Skip to main content

Caryn Hale

Amidst her love for research, inquiry and discovery, Caryn has a passion for mentorship, teaching and inspiring other scientists.

Caryn Hale, Ph.D,  is a Research Associate at The Rockefeller University where she specializes in Molecular Neuroscience and RNA Biology research.

Caryn grew up in South Louisiana, where she recount that “pretty much everything was different [from New York City]. According to Caryn, due to the unique culture of Louisiana—including its cuisine and holidays, “Louisiana isn’t like anywhere else in the country . . . it’s the land of crawfish, college football and water sports . . .”

What’s your favorite thing about being a scientist? Did you always want to be a scientist?

“There’s two things about being a scientist that keep my going at it. The first, and I think this is true for a lot of people, is that there is a special high that comes with being the only person on the planet who knows something. I love taking some problem that seems really hard to solve, or even impossible, and working really hard to solve it. That feeling that you finally figured it out is just unbelievable. My second favorite thing about science is introducing science to other people. I’ve found such joy in science, but it all becomes very real when I can find a way to inspire someone else to do science and love it like I do. Whether it’s in the lab or in the classroom, my favorite moments are when a student really gets something that they didn’t know before; especially if they didn’t think they had the ability to understand it. I think I have science in my blood. My dad is a chemical engineer, my mom is a teacher, and I have one grandmother who was a zoologist and one who was a chemist. So I think I was designed to do and teach science . . . ”

I remember clearly being in my first molecular biology class and the professor was explaining how mRNAs are translated into proteins by the ribosome and I thought, “that’s the most amazing thing I’ve ever heard”, which was immediately followed by, “someone found that out”, which was immediately follow by, “I want to be someone who finds things out like that”. I was hooked.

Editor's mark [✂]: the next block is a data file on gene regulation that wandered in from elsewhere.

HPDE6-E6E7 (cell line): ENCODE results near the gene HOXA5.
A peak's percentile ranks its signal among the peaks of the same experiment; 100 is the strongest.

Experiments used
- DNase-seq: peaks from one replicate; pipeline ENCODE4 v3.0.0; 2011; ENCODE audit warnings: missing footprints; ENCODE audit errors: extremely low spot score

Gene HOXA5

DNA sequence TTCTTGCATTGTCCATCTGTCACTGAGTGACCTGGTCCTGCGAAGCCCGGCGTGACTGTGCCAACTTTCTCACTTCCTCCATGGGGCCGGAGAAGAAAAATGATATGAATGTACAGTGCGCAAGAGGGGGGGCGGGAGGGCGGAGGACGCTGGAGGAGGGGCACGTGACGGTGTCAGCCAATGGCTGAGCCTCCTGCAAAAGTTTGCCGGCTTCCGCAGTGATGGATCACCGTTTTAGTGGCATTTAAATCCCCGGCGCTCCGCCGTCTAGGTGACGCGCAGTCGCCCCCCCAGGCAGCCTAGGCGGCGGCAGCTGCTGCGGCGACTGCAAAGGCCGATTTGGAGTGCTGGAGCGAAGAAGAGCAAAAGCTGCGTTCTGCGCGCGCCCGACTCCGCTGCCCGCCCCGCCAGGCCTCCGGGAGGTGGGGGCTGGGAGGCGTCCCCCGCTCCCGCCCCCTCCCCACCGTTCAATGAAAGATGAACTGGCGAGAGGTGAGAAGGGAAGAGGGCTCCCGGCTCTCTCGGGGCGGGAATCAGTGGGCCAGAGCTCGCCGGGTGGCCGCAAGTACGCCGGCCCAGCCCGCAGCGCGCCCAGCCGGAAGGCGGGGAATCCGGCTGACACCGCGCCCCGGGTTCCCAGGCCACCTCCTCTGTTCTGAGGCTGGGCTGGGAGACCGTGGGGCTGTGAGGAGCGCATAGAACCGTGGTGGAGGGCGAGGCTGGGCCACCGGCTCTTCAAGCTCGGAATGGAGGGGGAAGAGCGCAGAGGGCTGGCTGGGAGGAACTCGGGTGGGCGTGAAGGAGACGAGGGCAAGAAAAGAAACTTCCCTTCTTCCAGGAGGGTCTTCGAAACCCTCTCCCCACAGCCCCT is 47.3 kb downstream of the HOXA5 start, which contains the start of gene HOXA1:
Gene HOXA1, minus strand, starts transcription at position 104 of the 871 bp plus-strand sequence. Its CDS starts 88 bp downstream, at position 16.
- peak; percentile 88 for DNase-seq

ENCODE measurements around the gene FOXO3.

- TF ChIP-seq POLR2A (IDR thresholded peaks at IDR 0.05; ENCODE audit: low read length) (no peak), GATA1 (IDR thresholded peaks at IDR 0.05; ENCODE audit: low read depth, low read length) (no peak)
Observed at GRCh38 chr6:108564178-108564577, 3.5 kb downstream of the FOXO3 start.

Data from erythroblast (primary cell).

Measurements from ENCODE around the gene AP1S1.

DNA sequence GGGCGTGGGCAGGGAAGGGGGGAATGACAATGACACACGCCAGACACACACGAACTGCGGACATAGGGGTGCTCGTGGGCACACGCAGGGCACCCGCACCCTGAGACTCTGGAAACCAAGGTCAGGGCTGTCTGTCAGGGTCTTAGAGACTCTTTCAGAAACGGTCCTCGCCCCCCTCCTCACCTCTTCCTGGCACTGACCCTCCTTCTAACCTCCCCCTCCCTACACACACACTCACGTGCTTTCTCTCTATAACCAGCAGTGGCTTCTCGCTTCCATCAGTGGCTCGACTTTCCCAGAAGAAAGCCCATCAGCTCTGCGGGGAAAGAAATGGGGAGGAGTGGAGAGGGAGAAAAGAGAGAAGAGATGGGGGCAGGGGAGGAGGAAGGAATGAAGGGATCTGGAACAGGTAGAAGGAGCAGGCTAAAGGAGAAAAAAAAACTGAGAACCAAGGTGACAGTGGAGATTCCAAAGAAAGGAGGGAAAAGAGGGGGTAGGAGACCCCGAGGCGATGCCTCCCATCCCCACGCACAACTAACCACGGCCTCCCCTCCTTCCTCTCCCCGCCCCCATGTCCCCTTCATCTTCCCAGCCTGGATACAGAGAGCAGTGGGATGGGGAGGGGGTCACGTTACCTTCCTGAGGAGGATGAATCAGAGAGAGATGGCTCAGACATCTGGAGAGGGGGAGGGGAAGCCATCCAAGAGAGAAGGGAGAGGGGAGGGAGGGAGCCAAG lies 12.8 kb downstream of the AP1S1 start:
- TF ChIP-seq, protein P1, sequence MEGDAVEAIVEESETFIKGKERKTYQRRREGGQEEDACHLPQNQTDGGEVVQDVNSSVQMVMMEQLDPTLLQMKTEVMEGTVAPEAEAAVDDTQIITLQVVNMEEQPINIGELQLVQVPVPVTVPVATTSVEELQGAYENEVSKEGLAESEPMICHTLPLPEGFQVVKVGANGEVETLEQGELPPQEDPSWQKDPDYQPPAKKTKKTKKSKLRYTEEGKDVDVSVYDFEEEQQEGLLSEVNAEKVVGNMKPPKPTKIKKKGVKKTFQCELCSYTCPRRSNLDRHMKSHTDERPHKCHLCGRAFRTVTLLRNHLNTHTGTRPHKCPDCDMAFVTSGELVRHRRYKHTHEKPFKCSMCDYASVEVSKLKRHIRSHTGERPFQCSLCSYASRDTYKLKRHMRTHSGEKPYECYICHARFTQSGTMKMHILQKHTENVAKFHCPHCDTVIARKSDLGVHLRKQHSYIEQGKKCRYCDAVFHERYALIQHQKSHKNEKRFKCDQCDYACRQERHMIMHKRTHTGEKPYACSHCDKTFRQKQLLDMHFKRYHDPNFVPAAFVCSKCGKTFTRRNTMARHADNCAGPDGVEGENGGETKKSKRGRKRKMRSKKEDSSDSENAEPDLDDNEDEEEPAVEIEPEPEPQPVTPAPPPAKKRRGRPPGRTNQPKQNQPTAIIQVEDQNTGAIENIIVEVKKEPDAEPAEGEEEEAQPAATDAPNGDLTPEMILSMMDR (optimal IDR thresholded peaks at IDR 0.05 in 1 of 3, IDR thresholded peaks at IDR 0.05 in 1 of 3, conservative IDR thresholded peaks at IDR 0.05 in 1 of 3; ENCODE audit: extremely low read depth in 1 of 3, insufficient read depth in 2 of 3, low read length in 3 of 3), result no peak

Can you think of a specific time when you found science or pursuing science challenging?

“My story is that I got married right out of college, had my daughter during my fourth year of grad school, and was pregnant with my son when I defended my thesis; so there’s no part of my path that has not been challenging. Being a woman in science is challenging, being a mom/parent is special kind of challenging. It’s a constant challenge for me to simultaneously be both the mom I want to be and the scientist I want to be. I guess one time that was a particular challenge was when I first moved to NY. I had overwhelming imposter syndrome and spent two years terrified that the people around me would realize that I lucked into the papers in grad school and really didn’t belong here. I just didn’t know who I was or who I was trying to be as a scientist. Honestly, what snapped me out of it was remembering my love for mentoring and teaching and sharing science with other people. When I got myself back connected into teaching and mentoring, I remembered who I was and the science just followed.”

If you could give one piece of advice to young scientists or students, what would it be?

“I have two: 1. Figure out what you love, and just do that thing. Science is a tough job. The hours are wild and the amount of mental energy required can be really overwhelming if you’re not loving every moment of it. Science is my job and my hobby, and that’s good because it’s what I do in my “free time”. And if I didn’t love it; I would be incredibly miserable. So find the type of science that makes it feel like both a job and a hobby; otherwise it won’t be worth it. And be rigorous about it; make sure you really love it, and don’t stop trying different options until you find your passion. You’ll know when you find it. 2. Learn how to accept failure. If you’re not making mistakes; you’re not taking enough risks. Try a lot of things, and get comfortable with them failing. You don’t really know what you can do unless you’re sure of what you can’t do.”

Have you ever made something explode or otherwise wildly go wrong in lab?

“We used to play a game where we would put pellets of dry ice in eppendorf tubes and then put a P1000 tip on top of it. Eventually the tip would shoot off and we would have a dart board that we would aim at. That’s probably the only thing I’ve ever actually exploded…”

If you hadn’t pursued science, what would you have done instead?
“I would have gone to medical school. I think I would have enjoyed being a surgeon. I like the idea of taking things apart and fixing them, and I’m in awe of the people who do that with human bodies. But I would have made a terrible doctor; turns out I’m afraid of sick people.”

Your browser is out of date!

Update your browser to view this website correctly. Update my browser now